- As a result, U.S. marketers’ inbox placement rates decreased roughly 5 percent from 2011.
- E-newsletters make up the greatest number of emails in consumer inboxes (29 percent).
- 70 percent of spam complaints are filed on opt-in newsletters, offers, or notifications that recipients no longer want to receive.
These statistics, if nothing else, should persuade you that the days of “batch and blast” and “email and they will buy” are over.
You must offer a regular stream of highly relevant content to your subscribers if you want to stay in their inboxes and keep your email program effective.
Start tracking behavioral traits, such as clicks in the email, browsing on the website, or discussing with the sales representative. Use this data to segment your list and drive follow-up messaging.
Using “in-market” data can yield three to five times the return in revenue per email over traditional broadcast messages. Consider these tactics:
- Dynamic content
- Preference data
- Clickstream data
- Increasing frequency to your most active subscribers and decreasing frequency to your less-active recipients
Rethink How You Design Email Campaigns
A triggered email program is a critical tactic in an email marketer’s playbook, but in 2013, you’ll need to take an extra step to make your triggered automations go multi-channel.
A timely SMS message, mobile application push notification, or additional frequency from targeted display ads can drive lift over an email-only program.
Rethink your trigger campaigns to determine where multi-channel touch points can be most valuable. For example, SMS is great at driving a sense of urgency through a last-minute reminder, while targeted display excels at reinforcing value while customers are considering their purchases.
In 2013, you should develop a comprehensive, multi-channel, triggered digital marketing program that boosts the overall response from subscribers.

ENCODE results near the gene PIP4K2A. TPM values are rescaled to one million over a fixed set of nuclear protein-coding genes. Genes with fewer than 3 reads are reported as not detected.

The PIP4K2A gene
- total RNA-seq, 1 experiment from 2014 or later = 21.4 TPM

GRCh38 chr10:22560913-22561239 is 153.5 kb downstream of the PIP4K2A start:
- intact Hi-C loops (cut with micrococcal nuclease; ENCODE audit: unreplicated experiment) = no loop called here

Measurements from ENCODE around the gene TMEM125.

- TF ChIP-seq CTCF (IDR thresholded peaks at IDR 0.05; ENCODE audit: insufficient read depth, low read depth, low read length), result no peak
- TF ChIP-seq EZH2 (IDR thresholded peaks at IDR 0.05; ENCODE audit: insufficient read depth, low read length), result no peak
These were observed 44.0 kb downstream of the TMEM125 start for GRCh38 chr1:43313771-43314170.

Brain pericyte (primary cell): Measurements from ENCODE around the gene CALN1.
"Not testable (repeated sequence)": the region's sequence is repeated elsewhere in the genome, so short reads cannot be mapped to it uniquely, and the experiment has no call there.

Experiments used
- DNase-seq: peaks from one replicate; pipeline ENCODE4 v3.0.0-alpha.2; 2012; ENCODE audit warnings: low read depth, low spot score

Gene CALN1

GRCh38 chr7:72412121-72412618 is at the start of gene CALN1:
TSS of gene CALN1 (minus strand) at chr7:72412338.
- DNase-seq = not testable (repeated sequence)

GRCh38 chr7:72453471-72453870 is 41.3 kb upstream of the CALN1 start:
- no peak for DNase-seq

The Last Word
Here are my predictions in a nutshell:
- Mobile, relevant content, and multi-channel touch points become the mainstays of effective email programs in 2012. As a result, 2013 will be the year that email marketers will continue to optimize and grow their programs by addressing their subscribers’ changing habits.
- Effective marketers will focus their programs on customer centricity, relevant content, and multi-channel, data-driven lifecycle programs to keep their email campaigns successful.
The benefit is a strong and nimble email program that generates more revenue for your organization.
Inbox image on home page via Shutterstock.
Do you ever get the feeling that you’re being ignored? That despite your best efforts to ensure every email you write is a) highly relevant; b) succinct; and c) blurb-free, your message still gets overlooked?
As consumers, we live in a real-time world. We have the technology to access the information we need, when and where we want it, and the "when" is usually "now."
A new starter in Team SaleCycle recently asked me the following question… “Wouldn't they just come back anyway?”